Thursday, June 17, 2010

ECB Must Buy 'Hundred Of Billions' Of Bonds

¹²ECB Must Buy 'Hundred Of Billions' Of Bonds To Tame Europe's Debt Crisis

Italian Economists Slam Austerity Measures
Spanish Debt Wilts Amid €250bn Rescue Plan Confusion

Fitch Ratings has warned that it may take massive asset purchases by the European Central Bank to prevent Europe's sovereign debt crisis escalating out of control.

By Ambrose Evans-Pritchard, | 17 June 2010

Brian Coulton, the agency's head of sovereign ratings, said German members of the ECB appeared to be blocking the sort of muscular intervention in southern European bond markets needed to restore the shattered confidence of investors. "There has been an unwillingness to follow through, and markets are going to want to see the ECB's money. It will require hundreds of billions in my opinion," he told a global banking conference.

The ECB agreed to start buying Greek, Portuguese, and Irish bonds in April to help buttress the EU's 'shock and awe' package, known as the European Financial Stability Facility. Total purchases so far have been €47bn ($58bn). It has focused its firepower on Greece, mopping up some €25bn of government bonds. This has prevented a collapse of the Greek debt market but at the high political price of letting banks and funds dump their holdings onto the EU taxpayer.

ECB council member Jose Manuel Gonzalez-Paramo said it was "not entirely correct" to assume that the ECB was the sole buyer of the debt. "We will continue buying bonds until the situation has stabilized," he said. The Bundesbank is reportedly irked that French banks have led the rush to the exits while German banks have stuck by a gentleman's agreement to keep their Greek assets.

The ECB's council insists that it has "sterilized" all purchases, offering no net stimulus. In effect, the ECB has done little to offset severe fiscal tightening by some eurozone states, even as the M3 money supply contracts. "The ECB commitment seems half-hearted," said Andrew Balls, head of PIMCO's team in Europe. "The European sovereign problem has started to contaminate the European banking sector and the global economy."

Experts attending a seminar by the Central Banking Journal said the ECB had been behind the curve for months. "They were always one day and one euro too late," said Paul Mortimer-Lee, market chief at BNP Paribas. A smooth auction of €3.5bn of Spanish bonds offered some respite yesterday after a week of stress on the EMU periphery, but Spain had to pay punitive rates. The average yield on 10-year bonds was 4.86%, a near record spread of 220 basis points over German Bunds.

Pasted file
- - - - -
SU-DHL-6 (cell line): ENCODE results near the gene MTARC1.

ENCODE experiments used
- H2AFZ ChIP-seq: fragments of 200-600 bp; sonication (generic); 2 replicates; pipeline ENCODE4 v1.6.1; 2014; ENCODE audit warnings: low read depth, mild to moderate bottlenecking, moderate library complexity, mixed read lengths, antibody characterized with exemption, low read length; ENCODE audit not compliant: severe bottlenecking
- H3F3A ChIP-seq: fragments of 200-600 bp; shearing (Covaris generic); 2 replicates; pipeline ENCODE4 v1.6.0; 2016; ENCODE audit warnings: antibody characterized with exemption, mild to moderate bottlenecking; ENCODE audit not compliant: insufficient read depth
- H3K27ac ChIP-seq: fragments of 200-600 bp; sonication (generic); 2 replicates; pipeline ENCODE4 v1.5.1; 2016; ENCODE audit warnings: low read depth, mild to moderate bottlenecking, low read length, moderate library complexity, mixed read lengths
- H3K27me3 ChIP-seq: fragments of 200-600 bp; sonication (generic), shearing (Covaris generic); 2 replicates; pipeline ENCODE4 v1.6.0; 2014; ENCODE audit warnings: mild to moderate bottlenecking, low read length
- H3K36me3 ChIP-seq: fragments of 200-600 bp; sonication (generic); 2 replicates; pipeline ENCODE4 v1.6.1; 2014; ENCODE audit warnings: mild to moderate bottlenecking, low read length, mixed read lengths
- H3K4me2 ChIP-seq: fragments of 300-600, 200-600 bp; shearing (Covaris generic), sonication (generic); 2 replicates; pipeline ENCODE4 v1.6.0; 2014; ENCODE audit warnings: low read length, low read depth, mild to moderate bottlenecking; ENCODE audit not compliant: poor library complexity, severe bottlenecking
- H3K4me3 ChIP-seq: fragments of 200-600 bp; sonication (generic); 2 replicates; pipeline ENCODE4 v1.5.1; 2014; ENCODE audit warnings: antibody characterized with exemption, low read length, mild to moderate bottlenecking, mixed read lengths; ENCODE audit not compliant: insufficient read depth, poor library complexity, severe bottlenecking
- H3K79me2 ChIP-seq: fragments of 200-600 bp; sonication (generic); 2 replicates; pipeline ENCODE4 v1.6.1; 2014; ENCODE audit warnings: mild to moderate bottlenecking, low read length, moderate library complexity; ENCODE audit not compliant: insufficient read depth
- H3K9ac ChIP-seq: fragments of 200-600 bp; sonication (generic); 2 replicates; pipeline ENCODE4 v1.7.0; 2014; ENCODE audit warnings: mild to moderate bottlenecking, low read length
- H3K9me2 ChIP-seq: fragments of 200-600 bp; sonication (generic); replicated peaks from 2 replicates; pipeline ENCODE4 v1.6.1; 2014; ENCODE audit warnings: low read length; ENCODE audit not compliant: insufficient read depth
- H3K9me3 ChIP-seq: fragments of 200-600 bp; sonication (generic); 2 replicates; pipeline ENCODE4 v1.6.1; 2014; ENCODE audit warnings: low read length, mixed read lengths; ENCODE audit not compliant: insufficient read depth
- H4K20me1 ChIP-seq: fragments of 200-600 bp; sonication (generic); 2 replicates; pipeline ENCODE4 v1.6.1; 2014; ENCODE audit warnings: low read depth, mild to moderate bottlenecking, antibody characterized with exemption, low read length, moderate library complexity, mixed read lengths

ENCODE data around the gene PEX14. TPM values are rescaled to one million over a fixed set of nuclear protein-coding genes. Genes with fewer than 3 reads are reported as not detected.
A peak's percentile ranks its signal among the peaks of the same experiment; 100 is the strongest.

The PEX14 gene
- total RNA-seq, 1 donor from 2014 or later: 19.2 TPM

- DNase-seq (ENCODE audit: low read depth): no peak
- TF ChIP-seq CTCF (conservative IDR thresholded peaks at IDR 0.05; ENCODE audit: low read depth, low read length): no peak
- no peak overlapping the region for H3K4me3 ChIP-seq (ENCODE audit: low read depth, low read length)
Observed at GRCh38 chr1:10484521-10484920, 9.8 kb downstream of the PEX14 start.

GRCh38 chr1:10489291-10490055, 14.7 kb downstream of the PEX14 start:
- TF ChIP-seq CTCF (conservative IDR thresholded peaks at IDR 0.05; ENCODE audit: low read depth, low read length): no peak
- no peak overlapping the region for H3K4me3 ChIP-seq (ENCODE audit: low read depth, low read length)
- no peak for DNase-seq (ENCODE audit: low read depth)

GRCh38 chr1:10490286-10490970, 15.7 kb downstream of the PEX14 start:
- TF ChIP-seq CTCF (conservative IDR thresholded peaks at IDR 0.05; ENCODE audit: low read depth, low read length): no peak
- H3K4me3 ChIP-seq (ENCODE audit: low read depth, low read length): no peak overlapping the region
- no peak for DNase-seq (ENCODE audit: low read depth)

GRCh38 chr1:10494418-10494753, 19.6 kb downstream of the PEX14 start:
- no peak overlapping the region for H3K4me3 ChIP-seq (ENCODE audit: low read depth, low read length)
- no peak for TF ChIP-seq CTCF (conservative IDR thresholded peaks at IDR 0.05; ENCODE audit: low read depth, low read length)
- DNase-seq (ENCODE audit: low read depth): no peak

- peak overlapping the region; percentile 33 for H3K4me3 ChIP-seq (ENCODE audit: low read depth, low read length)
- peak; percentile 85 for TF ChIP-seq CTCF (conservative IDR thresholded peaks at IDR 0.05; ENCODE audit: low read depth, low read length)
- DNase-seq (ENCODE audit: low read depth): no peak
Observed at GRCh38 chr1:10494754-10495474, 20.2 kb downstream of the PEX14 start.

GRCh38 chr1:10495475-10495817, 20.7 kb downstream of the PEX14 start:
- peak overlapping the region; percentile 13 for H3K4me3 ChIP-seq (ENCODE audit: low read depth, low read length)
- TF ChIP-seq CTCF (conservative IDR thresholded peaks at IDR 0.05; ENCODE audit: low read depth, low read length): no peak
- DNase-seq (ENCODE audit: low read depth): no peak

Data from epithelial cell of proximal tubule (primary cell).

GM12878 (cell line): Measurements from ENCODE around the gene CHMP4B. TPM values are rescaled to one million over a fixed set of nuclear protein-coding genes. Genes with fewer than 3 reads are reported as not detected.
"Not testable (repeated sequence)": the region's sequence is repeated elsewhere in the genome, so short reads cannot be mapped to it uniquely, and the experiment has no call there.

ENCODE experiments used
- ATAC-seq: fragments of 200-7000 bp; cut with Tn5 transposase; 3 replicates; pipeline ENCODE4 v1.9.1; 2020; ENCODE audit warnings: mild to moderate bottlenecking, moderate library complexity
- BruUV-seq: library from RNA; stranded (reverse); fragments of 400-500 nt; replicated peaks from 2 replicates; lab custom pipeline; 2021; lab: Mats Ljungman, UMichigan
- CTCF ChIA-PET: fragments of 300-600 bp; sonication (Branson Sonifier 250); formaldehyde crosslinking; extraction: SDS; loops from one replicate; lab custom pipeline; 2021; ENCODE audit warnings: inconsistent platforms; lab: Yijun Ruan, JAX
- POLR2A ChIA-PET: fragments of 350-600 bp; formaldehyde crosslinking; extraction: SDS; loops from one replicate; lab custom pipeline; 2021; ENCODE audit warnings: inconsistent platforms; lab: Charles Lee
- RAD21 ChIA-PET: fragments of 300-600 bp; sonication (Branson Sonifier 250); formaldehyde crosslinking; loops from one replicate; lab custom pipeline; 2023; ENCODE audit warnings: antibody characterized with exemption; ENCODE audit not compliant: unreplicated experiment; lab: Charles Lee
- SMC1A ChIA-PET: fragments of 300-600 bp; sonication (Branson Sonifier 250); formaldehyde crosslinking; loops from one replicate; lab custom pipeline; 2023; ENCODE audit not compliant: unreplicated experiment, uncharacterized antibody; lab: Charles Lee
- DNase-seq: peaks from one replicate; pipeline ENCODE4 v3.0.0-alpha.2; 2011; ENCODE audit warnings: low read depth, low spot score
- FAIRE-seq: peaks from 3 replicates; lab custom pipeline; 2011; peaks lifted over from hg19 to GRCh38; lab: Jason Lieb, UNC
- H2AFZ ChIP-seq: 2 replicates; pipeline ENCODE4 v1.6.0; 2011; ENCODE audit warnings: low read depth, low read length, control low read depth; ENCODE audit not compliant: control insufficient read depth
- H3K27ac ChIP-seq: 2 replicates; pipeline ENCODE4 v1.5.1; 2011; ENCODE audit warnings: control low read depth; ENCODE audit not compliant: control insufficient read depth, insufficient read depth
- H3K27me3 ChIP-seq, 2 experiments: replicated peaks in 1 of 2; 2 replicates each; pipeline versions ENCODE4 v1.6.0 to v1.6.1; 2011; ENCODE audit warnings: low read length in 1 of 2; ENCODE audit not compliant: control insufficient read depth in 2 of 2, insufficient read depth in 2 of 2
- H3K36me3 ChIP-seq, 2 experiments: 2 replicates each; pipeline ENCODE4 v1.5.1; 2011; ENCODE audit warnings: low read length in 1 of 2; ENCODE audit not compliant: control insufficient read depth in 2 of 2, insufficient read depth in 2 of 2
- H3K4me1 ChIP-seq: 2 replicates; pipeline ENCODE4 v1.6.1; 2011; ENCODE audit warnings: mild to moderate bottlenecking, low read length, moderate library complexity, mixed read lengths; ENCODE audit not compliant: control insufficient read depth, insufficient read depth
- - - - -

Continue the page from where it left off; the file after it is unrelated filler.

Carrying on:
Silvio Peruzzo from RBS said the auction does little to help Spanish banks and firms that have been frozen out the debt markets and face a funding crunch. "The ECB needs to act before contagion becomes endemic. Spain's banking system in at the heart of an ice-storm and there is a risk of 'sudden stop' if they can't roll over debt. We expect intervention, probably in covered bonds," he said.

Spain's premier Jose Luis Zapatero said the banks remain well capitalized, and has led the way in pushing for release of stress tests on each lender. "There is nothing better than transparency to show solvency, and leave behind baseless rumours," he said. Santander has emerged from the 'probe' as the strongest of the EU's large banks, according to leaks in the Spanish press. Madrid said weaker lenders would need just a third of the country's €99bn bank-rescue fund.

Marco Annunziata from UniCredit said the release of the stress tests is a gamble. "Spain has raised the stakes, and market expectations: now it will need to show it is up to the challenge. Spain is the eurozone's lynchpin. If it fails, the eurozone's wheels will come off," he said.

European president Herman van Rompuy said the EU-wide results would be published in July, helping to clear the air and restore trust to the inter-bank lending market. The Bundesbank insists that "back-stop" facilities should be in place, a tacit admission that some lenders are in dire shape. Fitch said European banks must refinance nearly €2 trillion of long-term debt by the end of 2012 in an unfriendly market. "There's an awful lot of debt coming due in 2011 and 2012, and that is becoming a concern," said Bridget Gandy, the agency's banking expert.

Smaller banks have put off refinancing in the hope that spreads would fall and are now caught in a vice. Mrs Gandy said the situation could turn serious if global growth falters, tipping Europe into a double-dip recession. David Owen from Jefferies Fixed Income said the eurozone may start contracting again in the second half of the year.

He said the "core problem" haunting the European debt markets is that investors have little faith in the EU strategy of forcing states to carry out draconian cuts in the middle of a recession. He added that these countries need sustained growth to claw their way out of debt-deflation traps, and that will require fully-fledged quantitiatve easing by the ECB, and drastic currency depreciation. "If the euro falls to parity or down to 80 cents against the dollar, we would start to see a solution," he said. [[But at what cost? A recession in the U.S.?: normxxx]]


Italian Economists Slam Austerity Measures